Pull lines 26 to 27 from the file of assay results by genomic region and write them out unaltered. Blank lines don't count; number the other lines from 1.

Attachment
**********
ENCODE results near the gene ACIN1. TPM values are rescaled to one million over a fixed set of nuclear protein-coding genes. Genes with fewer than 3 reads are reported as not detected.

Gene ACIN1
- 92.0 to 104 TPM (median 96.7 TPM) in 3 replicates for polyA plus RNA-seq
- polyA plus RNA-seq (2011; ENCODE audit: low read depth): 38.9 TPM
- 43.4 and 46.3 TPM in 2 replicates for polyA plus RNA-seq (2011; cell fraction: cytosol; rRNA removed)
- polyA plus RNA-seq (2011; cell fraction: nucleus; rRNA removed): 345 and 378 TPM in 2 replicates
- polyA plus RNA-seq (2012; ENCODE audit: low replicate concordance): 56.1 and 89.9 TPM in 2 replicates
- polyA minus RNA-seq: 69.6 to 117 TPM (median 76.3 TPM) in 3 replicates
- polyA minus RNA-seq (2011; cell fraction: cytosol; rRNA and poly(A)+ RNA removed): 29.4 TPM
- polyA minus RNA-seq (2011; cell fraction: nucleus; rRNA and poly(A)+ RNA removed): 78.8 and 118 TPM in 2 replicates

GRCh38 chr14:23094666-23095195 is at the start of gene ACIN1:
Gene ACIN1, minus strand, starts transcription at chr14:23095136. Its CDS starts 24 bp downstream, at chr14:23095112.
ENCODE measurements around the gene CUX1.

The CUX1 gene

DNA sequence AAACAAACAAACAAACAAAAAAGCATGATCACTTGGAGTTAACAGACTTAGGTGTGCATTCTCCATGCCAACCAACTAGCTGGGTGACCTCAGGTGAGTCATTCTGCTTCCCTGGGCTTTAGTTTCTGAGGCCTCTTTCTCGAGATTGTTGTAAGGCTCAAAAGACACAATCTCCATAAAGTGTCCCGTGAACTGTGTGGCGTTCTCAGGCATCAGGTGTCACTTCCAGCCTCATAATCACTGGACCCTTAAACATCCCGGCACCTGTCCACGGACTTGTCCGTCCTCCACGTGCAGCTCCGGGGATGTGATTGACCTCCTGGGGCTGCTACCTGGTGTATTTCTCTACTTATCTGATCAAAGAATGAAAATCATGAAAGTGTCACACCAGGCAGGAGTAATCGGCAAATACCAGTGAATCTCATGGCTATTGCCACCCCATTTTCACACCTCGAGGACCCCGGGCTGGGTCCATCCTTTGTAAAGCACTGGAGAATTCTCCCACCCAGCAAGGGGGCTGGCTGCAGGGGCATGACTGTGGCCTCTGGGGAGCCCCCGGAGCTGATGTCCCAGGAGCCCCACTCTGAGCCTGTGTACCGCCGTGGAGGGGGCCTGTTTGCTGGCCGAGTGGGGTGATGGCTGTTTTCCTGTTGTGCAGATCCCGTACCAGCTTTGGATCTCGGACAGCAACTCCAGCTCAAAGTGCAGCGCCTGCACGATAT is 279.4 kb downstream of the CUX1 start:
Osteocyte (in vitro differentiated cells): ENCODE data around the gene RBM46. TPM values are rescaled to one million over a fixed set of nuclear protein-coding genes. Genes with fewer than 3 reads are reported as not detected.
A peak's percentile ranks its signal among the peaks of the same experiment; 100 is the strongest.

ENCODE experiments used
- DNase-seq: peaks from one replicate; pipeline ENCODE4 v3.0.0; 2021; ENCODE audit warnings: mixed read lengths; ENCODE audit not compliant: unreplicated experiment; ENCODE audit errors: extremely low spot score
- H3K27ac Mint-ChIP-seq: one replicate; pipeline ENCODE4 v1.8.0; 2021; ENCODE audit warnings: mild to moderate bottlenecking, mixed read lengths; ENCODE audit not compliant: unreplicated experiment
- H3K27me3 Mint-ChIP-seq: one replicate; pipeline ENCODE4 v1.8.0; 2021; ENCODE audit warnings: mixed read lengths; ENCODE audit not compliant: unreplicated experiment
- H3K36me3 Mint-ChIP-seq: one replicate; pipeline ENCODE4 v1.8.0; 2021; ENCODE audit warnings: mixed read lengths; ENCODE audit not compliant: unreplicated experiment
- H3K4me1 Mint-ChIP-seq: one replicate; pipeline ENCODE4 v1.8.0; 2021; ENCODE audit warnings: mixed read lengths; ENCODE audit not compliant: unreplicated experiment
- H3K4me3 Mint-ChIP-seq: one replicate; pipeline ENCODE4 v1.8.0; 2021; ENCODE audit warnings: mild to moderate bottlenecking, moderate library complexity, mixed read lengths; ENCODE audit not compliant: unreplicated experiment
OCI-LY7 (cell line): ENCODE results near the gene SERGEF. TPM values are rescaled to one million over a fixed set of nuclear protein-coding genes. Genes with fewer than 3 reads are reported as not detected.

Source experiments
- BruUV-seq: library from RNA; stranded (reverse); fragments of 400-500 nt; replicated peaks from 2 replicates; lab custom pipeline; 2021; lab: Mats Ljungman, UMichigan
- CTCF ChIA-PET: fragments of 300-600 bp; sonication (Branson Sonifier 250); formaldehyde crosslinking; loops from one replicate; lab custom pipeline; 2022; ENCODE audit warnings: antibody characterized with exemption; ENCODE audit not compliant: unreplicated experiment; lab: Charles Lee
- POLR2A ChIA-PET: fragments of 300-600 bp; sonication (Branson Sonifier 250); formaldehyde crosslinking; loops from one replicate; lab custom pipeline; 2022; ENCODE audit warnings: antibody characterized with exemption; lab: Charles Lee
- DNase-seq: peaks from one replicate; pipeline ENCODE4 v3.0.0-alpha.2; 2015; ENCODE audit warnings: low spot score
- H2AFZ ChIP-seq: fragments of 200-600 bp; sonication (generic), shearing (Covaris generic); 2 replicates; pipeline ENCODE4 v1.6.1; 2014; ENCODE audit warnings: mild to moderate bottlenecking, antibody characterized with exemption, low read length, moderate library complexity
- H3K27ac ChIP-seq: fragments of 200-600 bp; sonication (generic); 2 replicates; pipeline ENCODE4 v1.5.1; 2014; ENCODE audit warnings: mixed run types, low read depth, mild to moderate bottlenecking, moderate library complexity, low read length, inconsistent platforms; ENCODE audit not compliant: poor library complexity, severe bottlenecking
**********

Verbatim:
Source experiments
- BruUV-seq: library from RNA; stranded (reverse); fragments of 400-500 nt; replicated peaks from 2 replicates; lab custom pipeline; 2021; lab: Mats Ljungman, UMichigan